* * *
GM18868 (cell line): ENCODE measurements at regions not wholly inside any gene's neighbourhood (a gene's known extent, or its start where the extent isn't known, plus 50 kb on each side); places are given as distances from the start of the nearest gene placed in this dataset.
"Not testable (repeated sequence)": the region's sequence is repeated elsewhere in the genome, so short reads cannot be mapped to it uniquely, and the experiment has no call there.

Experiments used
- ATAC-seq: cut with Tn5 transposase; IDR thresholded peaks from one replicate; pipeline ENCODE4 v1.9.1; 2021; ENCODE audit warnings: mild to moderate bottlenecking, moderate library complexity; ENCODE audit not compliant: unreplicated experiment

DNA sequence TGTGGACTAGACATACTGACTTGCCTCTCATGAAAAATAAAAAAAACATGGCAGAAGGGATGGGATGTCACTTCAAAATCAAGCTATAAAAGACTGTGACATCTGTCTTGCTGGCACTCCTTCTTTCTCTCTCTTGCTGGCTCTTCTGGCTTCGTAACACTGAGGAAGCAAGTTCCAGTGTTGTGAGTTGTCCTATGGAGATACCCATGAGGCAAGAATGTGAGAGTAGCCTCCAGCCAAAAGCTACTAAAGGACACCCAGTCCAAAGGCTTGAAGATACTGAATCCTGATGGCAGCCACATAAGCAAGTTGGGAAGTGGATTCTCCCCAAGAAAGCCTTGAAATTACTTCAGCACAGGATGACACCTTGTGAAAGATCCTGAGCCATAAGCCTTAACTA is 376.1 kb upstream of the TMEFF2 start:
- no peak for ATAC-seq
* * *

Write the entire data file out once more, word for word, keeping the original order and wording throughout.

GM18868 (cell line): ENCODE measurements at regions not wholly inside any gene's neighbourhood (a gene's known extent, or its start where the extent isn't known, plus 50 kb on each side); places are given as distances from the start of the nearest gene placed in this dataset.
"Not testable (repeated sequence)": the region's sequence is repeated elsewhere in the genome, so short reads cannot be mapped to it uniquely, and the experiment has no call there.

Experiments used
- ATAC-seq: cut with Tn5 transposase; IDR thresholded peaks from one replicate; pipeline ENCODE4 v1.9.1; 2021; ENCODE audit warnings: mild to moderate bottlenecking, moderate library complexity; ENCODE audit not compliant: unreplicated experiment

DNA sequence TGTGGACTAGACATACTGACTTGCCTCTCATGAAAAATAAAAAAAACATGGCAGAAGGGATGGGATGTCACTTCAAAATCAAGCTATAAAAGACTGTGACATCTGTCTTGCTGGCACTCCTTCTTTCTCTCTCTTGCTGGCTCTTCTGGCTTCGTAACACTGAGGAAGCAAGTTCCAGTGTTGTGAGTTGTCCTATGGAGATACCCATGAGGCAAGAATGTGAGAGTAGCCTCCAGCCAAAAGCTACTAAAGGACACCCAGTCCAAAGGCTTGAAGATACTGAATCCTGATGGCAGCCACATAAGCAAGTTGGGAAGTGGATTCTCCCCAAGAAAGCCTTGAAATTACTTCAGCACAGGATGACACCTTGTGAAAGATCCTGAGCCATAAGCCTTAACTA is 376.1 kb upstream of the TMEFF2 start:
- no peak for ATAC-seq